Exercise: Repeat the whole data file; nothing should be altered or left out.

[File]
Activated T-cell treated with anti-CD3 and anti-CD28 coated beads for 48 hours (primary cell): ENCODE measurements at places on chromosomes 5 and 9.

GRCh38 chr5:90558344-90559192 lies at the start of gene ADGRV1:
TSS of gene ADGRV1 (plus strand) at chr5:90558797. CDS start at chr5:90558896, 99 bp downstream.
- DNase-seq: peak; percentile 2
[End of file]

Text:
Activated T-cell treated with anti-CD3 and anti-CD28 coated beads for 48 hours (primary cell): ENCODE measurements at places on chromosomes 5 and 9.

GRCh38 chr5:90558344-90559192 lies at the start of gene ADGRV1:
TSS of gene ADGRV1 (plus strand) at chr5:90558797. CDS start at chr5:90558896, 99 bp downstream.
- DNase-seq: peak; percentile 2